While many health-conscious shoppers stock their own plates with produce from the farmer’s market, Mary Steen and Susie Clark have been stocking their stall with food for customers’ four-legged friends.
The sisters own the Twin Cities West franchise of Pet Wants, a delivery-based business that provides health food for dogs and cats. Steen, of Lakeville, and Clark, of Eden Prairie, started their branch of Pet Wants − an Ohio-based company − in mid-June and have been spreading the word at the Hopkins farmer’s market and other community events since.
People calling themselves “pet parents” or even “pet grandmas and grandpas” show up to sign up for weekly or monthly deliveries or buy the sisters’ homemade dog treats for their own pets or for their children’s pets, Steen said. One customer even brought their cat to the farmer’s market in a portable carrier, the sisters recalled.
“They’re considered family members,” Steen said of pets today.
A dog’s death inspired Steen to learn more about pet nutrition, she said. The first dog she owned as an adult, a German shepherd mix, “ate probably a rawhide a day,” which Steen believes contributed to her pet’s rapid health decline after a cancer diagnosis.
“Ever since that time I’ve been geared toward trying to understand things more and better,” Steen said.
Clark’s interest in health started with trying to buy healthy food for herself and the human members of her family, she said, and her interest soon expanded into pet nutrition as well. She began talking with dog food vendors at pet stores and building her base of knowledge of which items are nutritious, and which are fillers, on the long and tiny ingredients list on pet food packaging. Now, the table has turned, and Clark is the one educating customers about the benefits of Pet Wants.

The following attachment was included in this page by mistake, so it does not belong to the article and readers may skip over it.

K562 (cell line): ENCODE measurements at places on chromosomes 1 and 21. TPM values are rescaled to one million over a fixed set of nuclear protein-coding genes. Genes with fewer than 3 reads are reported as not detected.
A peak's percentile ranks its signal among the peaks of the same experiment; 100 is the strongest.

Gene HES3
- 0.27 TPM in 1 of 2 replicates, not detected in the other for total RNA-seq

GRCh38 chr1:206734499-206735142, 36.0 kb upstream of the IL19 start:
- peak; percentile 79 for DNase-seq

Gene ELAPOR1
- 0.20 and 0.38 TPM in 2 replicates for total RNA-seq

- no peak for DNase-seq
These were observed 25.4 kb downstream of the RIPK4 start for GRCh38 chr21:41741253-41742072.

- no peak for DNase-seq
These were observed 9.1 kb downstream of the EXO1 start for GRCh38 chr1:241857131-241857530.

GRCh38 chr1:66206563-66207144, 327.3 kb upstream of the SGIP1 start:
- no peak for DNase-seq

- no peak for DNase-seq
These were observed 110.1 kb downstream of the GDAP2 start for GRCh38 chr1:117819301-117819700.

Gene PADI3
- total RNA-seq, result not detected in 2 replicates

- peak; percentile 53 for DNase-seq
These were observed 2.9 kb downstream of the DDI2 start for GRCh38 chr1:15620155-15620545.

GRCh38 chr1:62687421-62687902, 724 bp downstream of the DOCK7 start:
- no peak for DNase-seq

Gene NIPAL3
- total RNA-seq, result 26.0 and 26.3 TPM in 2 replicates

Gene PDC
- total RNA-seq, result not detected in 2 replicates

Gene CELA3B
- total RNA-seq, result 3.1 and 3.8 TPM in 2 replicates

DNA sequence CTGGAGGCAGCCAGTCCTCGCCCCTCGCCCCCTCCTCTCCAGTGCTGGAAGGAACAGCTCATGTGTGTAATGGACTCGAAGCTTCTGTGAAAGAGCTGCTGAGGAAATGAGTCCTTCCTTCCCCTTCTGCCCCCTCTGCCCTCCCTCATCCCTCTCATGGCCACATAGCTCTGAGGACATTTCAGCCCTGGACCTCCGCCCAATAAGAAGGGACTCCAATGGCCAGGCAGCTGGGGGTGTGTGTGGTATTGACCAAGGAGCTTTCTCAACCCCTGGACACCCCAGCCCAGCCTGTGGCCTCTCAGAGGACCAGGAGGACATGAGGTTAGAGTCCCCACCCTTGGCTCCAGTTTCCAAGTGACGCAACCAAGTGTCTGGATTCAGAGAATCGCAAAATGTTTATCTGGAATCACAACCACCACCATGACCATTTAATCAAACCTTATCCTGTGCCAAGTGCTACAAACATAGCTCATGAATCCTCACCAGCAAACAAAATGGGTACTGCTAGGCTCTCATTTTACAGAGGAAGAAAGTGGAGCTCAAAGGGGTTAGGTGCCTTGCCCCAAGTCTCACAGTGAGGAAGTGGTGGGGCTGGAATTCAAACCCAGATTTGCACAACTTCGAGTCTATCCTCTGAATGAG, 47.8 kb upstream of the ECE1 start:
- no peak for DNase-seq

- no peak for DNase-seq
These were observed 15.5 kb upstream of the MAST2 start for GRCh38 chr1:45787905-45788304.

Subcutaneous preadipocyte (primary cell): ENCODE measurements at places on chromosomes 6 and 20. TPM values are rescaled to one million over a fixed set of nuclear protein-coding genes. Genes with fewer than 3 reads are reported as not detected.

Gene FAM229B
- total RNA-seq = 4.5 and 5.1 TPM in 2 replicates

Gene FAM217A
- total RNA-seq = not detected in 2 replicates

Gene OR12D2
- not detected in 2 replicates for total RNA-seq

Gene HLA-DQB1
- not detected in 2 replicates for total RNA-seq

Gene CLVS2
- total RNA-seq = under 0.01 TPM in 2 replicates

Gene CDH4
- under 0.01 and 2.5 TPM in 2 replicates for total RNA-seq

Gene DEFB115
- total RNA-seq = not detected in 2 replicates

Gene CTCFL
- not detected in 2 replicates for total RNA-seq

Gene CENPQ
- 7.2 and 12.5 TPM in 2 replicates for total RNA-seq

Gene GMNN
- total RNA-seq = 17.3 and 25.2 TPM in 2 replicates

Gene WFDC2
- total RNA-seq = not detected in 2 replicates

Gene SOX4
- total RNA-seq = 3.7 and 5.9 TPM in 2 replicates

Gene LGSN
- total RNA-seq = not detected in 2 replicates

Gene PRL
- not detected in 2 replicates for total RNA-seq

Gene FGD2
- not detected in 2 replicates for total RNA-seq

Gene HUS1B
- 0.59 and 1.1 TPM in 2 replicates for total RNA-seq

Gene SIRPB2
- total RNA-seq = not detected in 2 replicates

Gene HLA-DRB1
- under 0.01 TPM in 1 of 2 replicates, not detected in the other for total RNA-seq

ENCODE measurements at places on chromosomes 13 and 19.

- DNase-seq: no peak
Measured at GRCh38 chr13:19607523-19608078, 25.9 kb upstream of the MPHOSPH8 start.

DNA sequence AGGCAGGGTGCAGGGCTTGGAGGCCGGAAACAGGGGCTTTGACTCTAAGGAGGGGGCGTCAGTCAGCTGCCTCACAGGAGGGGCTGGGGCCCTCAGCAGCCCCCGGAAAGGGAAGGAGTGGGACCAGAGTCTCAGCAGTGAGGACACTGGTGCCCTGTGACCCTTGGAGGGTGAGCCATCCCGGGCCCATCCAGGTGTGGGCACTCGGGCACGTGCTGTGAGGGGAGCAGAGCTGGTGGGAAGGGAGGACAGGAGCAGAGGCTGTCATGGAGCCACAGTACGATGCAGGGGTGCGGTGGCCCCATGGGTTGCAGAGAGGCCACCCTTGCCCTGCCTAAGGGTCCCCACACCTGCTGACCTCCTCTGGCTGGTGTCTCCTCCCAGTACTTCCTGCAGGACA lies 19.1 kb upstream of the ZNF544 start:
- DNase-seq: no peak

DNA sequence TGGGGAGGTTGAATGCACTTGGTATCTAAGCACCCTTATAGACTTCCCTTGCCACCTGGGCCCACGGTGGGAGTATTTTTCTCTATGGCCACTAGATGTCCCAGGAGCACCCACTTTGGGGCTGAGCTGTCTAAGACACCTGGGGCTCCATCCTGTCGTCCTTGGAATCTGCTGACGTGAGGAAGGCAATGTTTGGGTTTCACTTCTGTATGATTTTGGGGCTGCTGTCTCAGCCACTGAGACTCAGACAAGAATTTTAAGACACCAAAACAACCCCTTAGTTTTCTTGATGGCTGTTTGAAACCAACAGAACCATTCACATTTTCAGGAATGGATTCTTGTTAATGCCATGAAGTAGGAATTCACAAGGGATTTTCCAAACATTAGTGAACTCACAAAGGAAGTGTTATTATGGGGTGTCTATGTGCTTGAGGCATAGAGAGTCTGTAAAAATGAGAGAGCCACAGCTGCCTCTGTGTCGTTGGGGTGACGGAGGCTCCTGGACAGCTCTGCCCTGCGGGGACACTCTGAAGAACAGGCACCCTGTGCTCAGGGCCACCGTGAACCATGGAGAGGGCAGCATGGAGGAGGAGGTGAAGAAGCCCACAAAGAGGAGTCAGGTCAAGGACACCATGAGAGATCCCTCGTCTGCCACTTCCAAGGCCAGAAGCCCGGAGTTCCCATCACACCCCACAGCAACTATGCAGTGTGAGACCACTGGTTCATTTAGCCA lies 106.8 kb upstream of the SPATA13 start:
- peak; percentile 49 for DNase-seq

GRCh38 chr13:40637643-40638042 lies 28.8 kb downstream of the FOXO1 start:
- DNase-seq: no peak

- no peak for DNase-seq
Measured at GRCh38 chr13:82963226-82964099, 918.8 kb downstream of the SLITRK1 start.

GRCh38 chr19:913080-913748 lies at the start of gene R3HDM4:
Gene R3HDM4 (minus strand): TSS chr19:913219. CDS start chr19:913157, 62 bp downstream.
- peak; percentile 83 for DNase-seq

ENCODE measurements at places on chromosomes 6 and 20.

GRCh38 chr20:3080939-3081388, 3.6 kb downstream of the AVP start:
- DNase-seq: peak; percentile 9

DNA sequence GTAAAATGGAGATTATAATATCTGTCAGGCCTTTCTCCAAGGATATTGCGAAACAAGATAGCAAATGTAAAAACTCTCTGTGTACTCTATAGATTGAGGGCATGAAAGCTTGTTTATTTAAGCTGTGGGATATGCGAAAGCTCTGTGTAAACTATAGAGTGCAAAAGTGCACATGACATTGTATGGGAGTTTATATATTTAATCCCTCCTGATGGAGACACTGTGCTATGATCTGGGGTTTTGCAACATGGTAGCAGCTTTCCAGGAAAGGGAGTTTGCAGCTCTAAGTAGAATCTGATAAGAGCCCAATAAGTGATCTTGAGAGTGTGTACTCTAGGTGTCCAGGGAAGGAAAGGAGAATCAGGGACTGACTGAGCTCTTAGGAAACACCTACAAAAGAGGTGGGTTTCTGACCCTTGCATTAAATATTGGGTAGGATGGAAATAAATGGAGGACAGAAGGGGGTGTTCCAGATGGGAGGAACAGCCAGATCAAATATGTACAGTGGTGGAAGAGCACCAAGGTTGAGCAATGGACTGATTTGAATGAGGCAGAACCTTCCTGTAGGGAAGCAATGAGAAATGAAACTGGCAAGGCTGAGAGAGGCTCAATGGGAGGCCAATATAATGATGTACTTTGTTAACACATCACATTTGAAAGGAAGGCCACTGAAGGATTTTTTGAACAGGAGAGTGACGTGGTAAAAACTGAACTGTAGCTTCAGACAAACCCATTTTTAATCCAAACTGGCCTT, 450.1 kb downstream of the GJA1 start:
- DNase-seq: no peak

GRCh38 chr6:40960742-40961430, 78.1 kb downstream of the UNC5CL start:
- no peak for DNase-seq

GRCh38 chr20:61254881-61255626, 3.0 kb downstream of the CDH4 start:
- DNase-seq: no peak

“I already had a base of knowledge of how I feed my animals,” she said. “I enjoy talking to people about it, not to mention I love meeting their animals.”
The sisters drive all over the west metro to deliver orders of dog and cat food, which is shipped from the Pet Wants kitchens in Ohio, as well as sweet potato or peanut butter treats and animal spa products, which they make at home with local meats from Von Hanson’s and honey from the Hopkins farmer’s market. Their selling points are the kibble’s high nutritional value from low-temperature cooking and minimal preservatives.
“Every ingredient has as purpose,” Steen said.